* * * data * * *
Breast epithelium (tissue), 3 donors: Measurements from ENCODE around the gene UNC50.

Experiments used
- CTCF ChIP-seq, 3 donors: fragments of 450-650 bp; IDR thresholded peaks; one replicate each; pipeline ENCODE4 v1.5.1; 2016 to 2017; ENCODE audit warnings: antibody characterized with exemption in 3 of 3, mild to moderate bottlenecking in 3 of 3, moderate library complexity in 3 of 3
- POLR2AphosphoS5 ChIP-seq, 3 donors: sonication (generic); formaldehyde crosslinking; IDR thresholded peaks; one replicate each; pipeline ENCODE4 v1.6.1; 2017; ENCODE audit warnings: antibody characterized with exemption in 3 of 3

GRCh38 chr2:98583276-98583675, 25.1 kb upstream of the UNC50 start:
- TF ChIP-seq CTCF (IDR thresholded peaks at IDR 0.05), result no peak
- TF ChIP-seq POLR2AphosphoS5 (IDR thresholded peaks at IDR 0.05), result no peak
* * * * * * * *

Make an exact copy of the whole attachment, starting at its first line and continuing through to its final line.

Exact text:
Breast epithelium (tissue), 3 donors: Measurements from ENCODE around the gene UNC50.

Experiments used
- CTCF ChIP-seq, 3 donors: fragments of 450-650 bp; IDR thresholded peaks; one replicate each; pipeline ENCODE4 v1.5.1; 2016 to 2017; ENCODE audit warnings: antibody characterized with exemption in 3 of 3, mild to moderate bottlenecking in 3 of 3, moderate library complexity in 3 of 3
- POLR2AphosphoS5 ChIP-seq, 3 donors: sonication (generic); formaldehyde crosslinking; IDR thresholded peaks; one replicate each; pipeline ENCODE4 v1.6.1; 2017; ENCODE audit warnings: antibody characterized with exemption in 3 of 3

GRCh38 chr2:98583276-98583675, 25.1 kb upstream of the UNC50 start:
- TF ChIP-seq CTCF (IDR thresholded peaks at IDR 0.05), result no peak
- TF ChIP-seq POLR2AphosphoS5 (IDR thresholded peaks at IDR 0.05), result no peak